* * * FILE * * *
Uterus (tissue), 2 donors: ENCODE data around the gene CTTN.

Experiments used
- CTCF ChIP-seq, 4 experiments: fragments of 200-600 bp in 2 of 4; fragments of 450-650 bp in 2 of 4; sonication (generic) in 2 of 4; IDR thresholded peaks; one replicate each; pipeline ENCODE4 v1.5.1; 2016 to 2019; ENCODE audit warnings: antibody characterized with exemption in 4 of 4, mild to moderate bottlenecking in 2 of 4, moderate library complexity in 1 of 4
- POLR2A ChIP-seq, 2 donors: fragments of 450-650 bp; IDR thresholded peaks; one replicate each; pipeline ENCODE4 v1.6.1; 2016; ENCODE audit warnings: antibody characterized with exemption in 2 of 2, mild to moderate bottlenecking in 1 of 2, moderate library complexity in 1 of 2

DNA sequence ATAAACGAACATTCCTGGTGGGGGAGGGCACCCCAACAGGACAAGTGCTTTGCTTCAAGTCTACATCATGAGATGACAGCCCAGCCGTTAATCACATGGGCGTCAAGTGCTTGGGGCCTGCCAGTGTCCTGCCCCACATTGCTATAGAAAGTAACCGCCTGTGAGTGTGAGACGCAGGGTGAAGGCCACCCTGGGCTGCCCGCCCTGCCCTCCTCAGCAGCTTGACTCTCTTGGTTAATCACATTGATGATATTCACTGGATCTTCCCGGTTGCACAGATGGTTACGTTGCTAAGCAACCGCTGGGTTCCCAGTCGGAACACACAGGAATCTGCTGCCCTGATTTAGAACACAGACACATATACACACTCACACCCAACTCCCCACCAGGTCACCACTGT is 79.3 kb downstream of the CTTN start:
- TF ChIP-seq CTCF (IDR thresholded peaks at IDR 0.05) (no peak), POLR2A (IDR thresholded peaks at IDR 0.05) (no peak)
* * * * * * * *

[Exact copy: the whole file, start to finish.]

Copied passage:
Uterus (tissue), 2 donors: ENCODE data around the gene CTTN.

Experiments used
- CTCF ChIP-seq, 4 experiments: fragments of 200-600 bp in 2 of 4; fragments of 450-650 bp in 2 of 4; sonication (generic) in 2 of 4; IDR thresholded peaks; one replicate each; pipeline ENCODE4 v1.5.1; 2016 to 2019; ENCODE audit warnings: antibody characterized with exemption in 4 of 4, mild to moderate bottlenecking in 2 of 4, moderate library complexity in 1 of 4
- POLR2A ChIP-seq, 2 donors: fragments of 450-650 bp; IDR thresholded peaks; one replicate each; pipeline ENCODE4 v1.6.1; 2016; ENCODE audit warnings: antibody characterized with exemption in 2 of 2, mild to moderate bottlenecking in 1 of 2, moderate library complexity in 1 of 2

DNA sequence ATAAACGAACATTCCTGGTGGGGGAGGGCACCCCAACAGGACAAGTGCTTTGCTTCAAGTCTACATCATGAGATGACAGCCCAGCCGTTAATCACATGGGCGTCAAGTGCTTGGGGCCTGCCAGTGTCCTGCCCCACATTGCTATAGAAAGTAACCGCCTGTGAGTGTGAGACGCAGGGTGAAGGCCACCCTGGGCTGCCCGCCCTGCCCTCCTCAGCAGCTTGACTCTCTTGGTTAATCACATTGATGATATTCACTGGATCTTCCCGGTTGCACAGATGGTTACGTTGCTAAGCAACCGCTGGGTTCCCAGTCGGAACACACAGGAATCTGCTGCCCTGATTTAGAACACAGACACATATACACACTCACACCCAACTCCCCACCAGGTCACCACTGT is 79.3 kb downstream of the CTTN start:
- TF ChIP-seq CTCF (IDR thresholded peaks at IDR 0.05) (no peak), POLR2A (IDR thresholded peaks at IDR 0.05) (no peak)